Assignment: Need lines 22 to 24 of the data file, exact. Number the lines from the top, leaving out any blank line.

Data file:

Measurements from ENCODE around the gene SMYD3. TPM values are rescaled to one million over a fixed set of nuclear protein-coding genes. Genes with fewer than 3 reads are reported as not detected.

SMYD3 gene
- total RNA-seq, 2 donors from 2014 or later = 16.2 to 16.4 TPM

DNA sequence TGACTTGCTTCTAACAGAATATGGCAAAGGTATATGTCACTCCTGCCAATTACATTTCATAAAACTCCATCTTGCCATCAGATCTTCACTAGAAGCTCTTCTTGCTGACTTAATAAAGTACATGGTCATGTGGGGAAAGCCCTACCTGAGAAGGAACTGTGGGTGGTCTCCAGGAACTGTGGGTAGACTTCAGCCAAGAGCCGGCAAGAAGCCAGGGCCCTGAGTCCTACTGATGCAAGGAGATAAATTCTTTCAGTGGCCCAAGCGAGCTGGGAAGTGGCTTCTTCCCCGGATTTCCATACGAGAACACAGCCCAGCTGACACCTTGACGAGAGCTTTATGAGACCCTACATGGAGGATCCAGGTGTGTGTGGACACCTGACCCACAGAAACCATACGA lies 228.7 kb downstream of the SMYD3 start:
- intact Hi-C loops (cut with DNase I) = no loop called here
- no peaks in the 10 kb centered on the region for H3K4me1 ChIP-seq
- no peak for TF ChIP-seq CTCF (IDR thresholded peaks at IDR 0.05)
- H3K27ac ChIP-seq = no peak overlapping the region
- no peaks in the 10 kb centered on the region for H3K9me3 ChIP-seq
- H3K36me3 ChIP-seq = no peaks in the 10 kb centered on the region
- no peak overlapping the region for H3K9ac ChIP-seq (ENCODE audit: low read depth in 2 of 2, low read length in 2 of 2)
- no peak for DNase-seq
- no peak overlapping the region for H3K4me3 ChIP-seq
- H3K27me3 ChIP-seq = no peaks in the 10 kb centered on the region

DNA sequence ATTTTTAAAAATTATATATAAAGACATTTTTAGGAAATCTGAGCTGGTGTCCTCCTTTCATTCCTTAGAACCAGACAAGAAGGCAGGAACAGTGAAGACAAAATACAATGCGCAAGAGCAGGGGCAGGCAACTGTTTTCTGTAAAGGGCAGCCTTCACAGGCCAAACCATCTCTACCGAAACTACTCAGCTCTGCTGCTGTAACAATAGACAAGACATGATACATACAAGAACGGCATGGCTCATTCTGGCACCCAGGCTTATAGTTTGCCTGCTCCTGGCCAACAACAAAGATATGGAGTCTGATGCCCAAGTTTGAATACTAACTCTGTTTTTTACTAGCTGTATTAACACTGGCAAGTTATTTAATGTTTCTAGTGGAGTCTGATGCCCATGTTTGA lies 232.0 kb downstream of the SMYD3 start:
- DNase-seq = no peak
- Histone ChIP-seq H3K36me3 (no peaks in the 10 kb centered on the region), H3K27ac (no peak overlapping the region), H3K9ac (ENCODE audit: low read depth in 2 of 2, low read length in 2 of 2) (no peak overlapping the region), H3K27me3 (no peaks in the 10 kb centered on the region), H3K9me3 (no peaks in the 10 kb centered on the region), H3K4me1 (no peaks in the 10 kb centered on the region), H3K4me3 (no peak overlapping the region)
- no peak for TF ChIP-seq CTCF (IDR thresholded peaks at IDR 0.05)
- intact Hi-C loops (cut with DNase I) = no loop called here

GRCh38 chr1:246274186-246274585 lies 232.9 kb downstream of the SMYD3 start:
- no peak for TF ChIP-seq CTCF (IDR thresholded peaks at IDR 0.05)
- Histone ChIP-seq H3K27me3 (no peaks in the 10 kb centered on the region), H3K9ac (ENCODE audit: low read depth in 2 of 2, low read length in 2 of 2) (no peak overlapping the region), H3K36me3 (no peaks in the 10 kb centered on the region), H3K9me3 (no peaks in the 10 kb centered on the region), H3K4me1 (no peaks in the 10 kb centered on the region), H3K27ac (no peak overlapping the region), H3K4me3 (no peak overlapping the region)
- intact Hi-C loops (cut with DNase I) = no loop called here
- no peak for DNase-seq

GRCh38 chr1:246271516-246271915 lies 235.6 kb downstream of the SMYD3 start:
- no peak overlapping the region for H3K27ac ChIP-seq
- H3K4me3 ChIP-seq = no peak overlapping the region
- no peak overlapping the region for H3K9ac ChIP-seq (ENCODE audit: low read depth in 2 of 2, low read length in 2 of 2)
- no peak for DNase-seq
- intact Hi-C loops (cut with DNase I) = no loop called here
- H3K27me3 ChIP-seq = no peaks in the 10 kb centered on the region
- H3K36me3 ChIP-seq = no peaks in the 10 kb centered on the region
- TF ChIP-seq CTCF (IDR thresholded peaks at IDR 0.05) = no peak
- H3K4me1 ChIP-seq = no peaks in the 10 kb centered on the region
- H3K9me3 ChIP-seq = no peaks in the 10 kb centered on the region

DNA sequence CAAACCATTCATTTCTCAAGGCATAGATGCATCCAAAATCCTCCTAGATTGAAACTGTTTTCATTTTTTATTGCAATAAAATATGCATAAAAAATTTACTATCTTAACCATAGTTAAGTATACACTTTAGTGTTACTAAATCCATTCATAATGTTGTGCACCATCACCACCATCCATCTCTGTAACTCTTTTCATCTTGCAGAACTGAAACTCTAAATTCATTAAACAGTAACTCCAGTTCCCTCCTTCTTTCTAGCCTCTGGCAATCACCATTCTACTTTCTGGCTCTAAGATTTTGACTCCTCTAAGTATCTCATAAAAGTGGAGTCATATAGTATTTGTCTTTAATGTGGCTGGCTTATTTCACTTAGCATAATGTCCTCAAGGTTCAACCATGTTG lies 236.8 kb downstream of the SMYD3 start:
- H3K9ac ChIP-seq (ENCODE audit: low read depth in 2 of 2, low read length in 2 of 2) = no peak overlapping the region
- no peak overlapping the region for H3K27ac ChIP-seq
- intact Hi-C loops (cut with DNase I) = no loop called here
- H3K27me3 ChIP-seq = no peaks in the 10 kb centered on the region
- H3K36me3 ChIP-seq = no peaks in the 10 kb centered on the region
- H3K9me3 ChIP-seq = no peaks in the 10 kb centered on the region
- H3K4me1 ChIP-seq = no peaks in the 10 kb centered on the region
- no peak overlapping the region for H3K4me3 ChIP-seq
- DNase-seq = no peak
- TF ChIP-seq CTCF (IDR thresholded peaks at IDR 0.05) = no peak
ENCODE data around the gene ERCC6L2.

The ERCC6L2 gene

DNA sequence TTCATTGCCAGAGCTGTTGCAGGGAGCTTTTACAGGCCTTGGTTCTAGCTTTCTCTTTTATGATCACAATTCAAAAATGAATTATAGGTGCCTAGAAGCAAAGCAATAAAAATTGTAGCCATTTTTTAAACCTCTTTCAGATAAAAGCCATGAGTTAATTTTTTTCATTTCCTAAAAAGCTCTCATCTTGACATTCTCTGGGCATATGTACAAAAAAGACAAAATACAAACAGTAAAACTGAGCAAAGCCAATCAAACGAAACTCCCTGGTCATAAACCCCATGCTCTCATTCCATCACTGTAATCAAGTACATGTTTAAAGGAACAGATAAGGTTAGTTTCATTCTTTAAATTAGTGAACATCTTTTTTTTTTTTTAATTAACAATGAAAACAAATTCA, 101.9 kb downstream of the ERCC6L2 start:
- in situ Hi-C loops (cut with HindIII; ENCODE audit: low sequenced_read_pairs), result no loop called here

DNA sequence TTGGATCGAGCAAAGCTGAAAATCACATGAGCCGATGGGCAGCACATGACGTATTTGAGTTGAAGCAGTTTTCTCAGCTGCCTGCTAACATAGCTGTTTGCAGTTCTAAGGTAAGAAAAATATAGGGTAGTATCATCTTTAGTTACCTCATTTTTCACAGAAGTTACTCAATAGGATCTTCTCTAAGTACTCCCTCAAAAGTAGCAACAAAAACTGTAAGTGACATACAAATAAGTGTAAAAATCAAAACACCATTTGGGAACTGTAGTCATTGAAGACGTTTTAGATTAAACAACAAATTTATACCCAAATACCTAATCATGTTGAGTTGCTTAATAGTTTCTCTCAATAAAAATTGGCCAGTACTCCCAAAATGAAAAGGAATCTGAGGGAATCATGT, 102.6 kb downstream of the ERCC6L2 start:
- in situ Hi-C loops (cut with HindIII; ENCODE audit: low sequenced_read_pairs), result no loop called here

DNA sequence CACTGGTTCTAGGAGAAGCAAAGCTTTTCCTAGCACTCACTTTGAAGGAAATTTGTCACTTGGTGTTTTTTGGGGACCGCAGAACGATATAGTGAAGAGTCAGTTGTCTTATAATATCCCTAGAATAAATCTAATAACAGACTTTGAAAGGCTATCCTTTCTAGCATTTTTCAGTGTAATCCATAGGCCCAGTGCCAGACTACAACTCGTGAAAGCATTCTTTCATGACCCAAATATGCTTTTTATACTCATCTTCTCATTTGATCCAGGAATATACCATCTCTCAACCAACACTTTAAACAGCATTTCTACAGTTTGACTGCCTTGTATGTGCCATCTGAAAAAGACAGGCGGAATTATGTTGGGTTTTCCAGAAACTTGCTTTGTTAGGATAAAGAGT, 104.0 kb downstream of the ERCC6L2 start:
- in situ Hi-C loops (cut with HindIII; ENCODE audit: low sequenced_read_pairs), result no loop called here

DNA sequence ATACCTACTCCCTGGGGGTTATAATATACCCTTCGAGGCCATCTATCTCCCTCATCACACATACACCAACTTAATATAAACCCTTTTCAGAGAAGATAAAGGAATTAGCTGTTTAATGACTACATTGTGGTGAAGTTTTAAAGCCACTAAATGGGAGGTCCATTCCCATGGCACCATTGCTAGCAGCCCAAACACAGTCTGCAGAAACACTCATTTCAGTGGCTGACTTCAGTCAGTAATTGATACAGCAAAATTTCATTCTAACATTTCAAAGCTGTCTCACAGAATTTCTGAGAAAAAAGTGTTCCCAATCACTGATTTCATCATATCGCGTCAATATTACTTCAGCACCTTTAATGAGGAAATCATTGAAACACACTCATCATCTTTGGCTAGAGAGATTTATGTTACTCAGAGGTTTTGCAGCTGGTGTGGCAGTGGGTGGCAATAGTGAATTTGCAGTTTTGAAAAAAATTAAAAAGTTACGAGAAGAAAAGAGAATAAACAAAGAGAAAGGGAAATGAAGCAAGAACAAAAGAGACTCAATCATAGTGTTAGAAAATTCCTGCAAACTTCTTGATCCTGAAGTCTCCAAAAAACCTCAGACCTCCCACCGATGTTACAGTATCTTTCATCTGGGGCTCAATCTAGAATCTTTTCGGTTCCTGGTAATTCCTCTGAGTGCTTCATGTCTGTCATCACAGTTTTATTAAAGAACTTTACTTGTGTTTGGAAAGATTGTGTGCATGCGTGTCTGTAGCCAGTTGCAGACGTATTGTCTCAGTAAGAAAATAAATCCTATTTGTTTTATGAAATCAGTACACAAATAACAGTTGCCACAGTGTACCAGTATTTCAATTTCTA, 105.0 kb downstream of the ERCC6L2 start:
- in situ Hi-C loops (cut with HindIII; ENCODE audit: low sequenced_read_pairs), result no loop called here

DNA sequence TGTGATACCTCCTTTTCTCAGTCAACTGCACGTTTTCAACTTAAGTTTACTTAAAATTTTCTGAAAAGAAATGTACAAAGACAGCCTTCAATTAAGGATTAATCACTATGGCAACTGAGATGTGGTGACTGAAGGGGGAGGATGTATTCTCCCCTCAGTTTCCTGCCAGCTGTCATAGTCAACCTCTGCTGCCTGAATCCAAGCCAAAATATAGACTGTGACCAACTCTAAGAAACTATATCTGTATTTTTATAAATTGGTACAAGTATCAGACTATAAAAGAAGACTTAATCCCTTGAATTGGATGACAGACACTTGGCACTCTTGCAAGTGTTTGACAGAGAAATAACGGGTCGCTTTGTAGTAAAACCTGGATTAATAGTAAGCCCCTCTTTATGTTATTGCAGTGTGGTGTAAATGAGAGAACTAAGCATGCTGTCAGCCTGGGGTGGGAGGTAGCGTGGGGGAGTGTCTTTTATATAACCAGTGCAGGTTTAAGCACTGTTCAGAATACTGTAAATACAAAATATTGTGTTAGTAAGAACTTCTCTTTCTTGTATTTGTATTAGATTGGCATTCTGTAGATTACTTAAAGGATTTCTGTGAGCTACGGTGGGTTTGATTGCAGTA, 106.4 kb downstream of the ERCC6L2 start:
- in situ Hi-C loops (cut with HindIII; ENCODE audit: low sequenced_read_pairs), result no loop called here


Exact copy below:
- Histone ChIP-seq H3K27me3 (no peaks in the 10 kb centered on the region), H3K9ac (ENCODE audit: low read depth in 2 of 2, low read length in 2 of 2) (no peak overlapping the region), H3K36me3 (no peaks in the 10 kb centered on the region), H3K9me3 (no peaks in the 10 kb centered on the region), H3K4me1 (no peaks in the 10 kb centered on the region), H3K27ac (no peak overlapping the region), H3K4me3 (no peak overlapping the region)
- intact Hi-C loops (cut with DNase I) = no loop called here
- no peak for DNase-seq